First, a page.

A brief history (so far) of quantum computing [PART 2]

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Most of us have become aware of quantum computing in recent years. As is often the case with significant scientific and technical advances, the origins occurred decades ago. Subsequent theorizing, elaborating, tinkering and engineering have stretched over the intervening decades. Then, all this work results in various prototypes. Eventually, reasonably finished products appear that an end-user without a Ph.D. and a supporting lab team can use.

Quantum computing is the use of quantum phenomena such as superposition and entanglement to perform computations. Computers that perform quantum calculations are known as quantum computers.

The following pages describe the highlights of the development of quantum computing so far. Click here for Part 1, and check back later this week for part 3!

D-Wave Systems Inc. – 16-qubits

D-Wave demonstrated what it calls the first “commercial” quantum computer. The prototype machine, which uses a 16-qubit process quantum computer, was tested later at the Computer History Museum in Mountain View, California, in 2008.

The photograph shows one of the filters used to clean the noise from the quantum computer.


Source: First Quantum Computer Demonstrated
Photo by D-Wave Systems

D-Wave Systems Inc. – 28-qubits

D-Wave and Google demonstrated a 28-qubit computer running an image recognition algorithm at SuperComputing 2007 in November 2007.

The technology in D-Wave’s quantum computer, called adiabatic quantum computing, is based on superconducting electronics. Superconductors can be used to build large structures that behave according to the rules of quantum mechanics. D-Wave specialists say these structures naturally shield themselves from external noise, creating a safe haven for quantum effects.


Source: D-Wave Demonstrates 28-Qubit Quantum Computer
Photo by D-Wave Systems/J. Chung

First quantum computer

In August 2009, a National Institute of Standards and Technology (NIST) team led by Jonathan Home unveiled the first small-scale device that could be described as a quantum computer. This new device can perform a complete set of quantum logic operations without important information lost in transit.


Source: Tiny device is first complete ‘quantum computer’
Photo by J Jost/NIST

D-Wave Systems Inc. – 128 qubits

D-Wave produced what it called the world’s first commercially available quantum computer in 2011. It was a programmable, superconducting integrated circuit with up to 128 pair-wise coupled superconducting flux qubits.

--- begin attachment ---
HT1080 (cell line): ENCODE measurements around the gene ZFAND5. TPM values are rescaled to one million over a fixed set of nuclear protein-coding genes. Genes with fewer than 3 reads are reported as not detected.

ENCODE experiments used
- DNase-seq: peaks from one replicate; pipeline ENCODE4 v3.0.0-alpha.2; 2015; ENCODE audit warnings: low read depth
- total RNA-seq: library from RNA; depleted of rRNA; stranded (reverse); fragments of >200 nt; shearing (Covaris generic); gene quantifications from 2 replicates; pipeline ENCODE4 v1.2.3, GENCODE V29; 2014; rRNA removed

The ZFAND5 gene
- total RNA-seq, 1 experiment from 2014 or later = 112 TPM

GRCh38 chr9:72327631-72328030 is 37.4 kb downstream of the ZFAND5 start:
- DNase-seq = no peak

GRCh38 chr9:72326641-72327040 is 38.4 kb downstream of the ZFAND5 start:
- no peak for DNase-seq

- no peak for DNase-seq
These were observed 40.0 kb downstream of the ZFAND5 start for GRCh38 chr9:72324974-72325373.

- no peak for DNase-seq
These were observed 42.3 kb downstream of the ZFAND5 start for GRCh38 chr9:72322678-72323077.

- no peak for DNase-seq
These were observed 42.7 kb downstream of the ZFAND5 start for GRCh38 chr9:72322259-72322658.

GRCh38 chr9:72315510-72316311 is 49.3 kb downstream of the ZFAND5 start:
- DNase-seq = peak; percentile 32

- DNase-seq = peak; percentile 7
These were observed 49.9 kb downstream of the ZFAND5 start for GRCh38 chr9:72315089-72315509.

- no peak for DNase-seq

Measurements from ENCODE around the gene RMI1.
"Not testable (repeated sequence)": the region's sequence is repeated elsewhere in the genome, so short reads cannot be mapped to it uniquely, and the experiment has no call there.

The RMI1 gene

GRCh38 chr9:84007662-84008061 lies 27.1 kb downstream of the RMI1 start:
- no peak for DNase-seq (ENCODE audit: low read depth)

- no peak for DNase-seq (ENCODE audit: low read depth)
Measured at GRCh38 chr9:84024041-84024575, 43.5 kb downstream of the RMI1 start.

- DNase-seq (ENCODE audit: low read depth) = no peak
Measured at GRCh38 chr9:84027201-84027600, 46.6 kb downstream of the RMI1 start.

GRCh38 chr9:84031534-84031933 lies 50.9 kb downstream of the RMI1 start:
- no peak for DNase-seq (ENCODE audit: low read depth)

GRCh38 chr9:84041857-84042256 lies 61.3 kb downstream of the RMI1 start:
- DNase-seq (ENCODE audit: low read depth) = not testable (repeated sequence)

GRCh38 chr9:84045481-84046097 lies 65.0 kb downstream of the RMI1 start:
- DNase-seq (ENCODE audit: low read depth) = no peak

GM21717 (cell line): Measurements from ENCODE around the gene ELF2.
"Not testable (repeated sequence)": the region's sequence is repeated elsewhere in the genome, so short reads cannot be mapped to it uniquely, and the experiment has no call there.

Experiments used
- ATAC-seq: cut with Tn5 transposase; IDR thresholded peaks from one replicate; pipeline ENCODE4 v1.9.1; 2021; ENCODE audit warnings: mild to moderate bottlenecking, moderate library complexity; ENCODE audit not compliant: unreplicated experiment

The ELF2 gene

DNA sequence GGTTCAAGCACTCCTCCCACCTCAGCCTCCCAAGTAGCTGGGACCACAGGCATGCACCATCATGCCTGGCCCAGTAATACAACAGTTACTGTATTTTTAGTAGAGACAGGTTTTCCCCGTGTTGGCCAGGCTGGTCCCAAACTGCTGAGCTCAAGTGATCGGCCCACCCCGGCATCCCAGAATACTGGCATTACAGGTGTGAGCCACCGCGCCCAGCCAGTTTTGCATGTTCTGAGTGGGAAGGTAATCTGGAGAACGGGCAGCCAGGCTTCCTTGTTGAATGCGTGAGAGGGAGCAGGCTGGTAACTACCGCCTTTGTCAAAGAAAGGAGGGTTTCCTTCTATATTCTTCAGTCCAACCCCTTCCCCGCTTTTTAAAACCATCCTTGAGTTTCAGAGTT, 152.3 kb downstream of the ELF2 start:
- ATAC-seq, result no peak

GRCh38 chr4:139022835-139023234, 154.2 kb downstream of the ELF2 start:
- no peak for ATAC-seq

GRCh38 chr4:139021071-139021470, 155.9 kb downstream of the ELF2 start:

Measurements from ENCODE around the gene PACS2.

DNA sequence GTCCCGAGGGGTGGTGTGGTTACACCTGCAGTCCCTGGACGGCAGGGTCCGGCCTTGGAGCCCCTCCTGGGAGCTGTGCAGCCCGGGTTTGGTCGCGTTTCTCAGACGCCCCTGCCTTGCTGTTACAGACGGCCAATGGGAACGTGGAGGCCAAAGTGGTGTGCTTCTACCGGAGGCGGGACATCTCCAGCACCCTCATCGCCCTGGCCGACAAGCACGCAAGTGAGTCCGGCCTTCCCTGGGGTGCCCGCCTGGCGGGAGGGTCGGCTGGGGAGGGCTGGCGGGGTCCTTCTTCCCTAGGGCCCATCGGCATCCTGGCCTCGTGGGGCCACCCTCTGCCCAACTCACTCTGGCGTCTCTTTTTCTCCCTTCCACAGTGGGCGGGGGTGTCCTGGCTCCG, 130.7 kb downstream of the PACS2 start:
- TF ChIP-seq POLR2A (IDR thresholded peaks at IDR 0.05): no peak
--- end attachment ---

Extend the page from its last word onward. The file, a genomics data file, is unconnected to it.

A 512-qubit quantum computer superseded the 128-qubit processor in 2013.

Source: D-Wave Systems.

Photo by D-Wave Systems.

John Martinis

In 2014, Google hired John Martinis, a physicist, and his team at the University of California Santa Barbara to build the first useful quantum computer. In 2002, John Martinis started working with Josephson-Junction qubits to build the first quantum computer.


Source: Google Hires Quantum Computing Expert John Martinis to Build New Hardware
Photo by Spencer Bruttig

D-Wave Systems Inc. – 512 qubits

The D-Wave Two processor, available in 2014, contained 512 quantum qubits and was explicitly designed to perform the quantum annealing technique. That’s a technique for finding the global minimum of a complicated mathematical function. D-Wave’s approach might be more immune to the noise that can destroy conventional quantum calculations. 


Source: Is D-Wave’s quantum computer actually a quantum computer?
Photo by D-Wave Systems

D-Wave Systems Inc. – 1000+ qubits

D-Wave announced the general availability of the latest generation of D-Wave quantum computers, the D-Wave 2X system, in August 2015. With 1000+ qubits and many other technological advancements, the D-Wave 2X will enable customers to run much larger, more complex problems on the system.


Source: D-Wave Systems
Photo by D-Wave Systems

IBM – 5 qubits

In May 2016, IBM made some of its gate-based quantum processors available on the Internet as a cloud service for anyone to use to experiment. IBM believes quantum processors should become more easily accessible for programmers to learn how to write quantum code. Check back later this week for Part 3!


Source: IBM launches quantum computing as a cloud service
Photo by IBM



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